The 3D craze - how not to fall flat on our faces

3-dimensional (3D) entertainment, either in the form of video or even print has hit Singapore and the rest of the world in a big way this year. You see ads for 3D movies and for new 3DTVs vying for your attention in electronic stores. However before we surrender our hard-earned money and follow the hordes, only to be disappointed with the results back home, we should take a long hard look at the current state of 3D.

 

Manufacturers, and movie productions thrive on new technology. It helps to sell TVs, movie tickets and software. This generates revenue for the companies since the newer the technology, the more justification for higher profit margins. However there are some issues with this. Firstly, 3D movies do not always look good. Some animations like Avatar with a high quality computer graphics animation unit, have showcased what the best 3D can look like. Others employ some hurried post-production alterations to cash in on this phenomenon, and look similar if not worse than their 2D counterparts. Take the recent “Clash of the Titans” where the only thing which really looked 3D was the subtitled right smack in the middle of the screen.

 

Despite the aggressive sales promotions, 3DTV has also not caught on in mainstream media yet, be it DVDs or the higher definition Blu Ray, there are less than a handful of movies for owners of new 3DTVs to purchase. There are also not many plans to create shows natively in 3D and older movies may not fair well in the kind of conversion which resulted in the awful “Titans”. How many times can we watch the same show?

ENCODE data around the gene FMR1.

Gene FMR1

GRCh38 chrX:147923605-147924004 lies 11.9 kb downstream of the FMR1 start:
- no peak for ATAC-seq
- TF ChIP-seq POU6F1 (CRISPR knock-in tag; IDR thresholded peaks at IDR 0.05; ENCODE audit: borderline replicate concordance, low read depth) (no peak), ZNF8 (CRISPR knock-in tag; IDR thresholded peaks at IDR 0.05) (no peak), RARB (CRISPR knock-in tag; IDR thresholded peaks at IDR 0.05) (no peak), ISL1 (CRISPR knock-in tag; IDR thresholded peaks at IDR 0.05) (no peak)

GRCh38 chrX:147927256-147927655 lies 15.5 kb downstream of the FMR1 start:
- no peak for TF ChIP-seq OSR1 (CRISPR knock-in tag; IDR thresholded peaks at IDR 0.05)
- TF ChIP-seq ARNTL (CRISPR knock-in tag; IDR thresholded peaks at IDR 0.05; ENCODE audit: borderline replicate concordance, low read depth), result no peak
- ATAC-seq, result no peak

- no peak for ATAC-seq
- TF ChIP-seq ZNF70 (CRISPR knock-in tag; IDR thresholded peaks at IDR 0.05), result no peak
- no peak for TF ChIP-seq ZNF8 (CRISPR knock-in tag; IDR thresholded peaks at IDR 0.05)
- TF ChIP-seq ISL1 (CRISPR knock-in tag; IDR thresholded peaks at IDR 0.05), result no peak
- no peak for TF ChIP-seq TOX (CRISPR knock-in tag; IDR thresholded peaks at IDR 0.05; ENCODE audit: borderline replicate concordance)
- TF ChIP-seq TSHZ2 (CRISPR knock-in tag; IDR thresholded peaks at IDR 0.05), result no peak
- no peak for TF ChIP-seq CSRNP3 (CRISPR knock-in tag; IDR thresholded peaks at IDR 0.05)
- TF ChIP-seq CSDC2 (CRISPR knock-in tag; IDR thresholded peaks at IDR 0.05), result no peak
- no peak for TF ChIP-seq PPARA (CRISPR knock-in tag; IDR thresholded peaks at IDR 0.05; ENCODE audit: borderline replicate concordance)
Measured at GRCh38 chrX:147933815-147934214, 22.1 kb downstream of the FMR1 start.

3D currently also needs the user to wear glasses, which can be passive (like those in the cinemas) or active ones that are used for 3DTVs domestically. The active ones are expensive, they decrease contrast and require good vision in both eyes. That means people who have lazy eyes, or lack stereo vision will not be able to enjoy 3D. furthermore, in a population where more than half the younger ones wear spectacles, these 3D add-ons are cumbersome and not designed for the spectacle wear in mind and are quite uncomfortable.

 

Ads have a way of making new technology appear enticing, but we should scrutinize 3D properly before we all fall flat on our faces.

 

 

 

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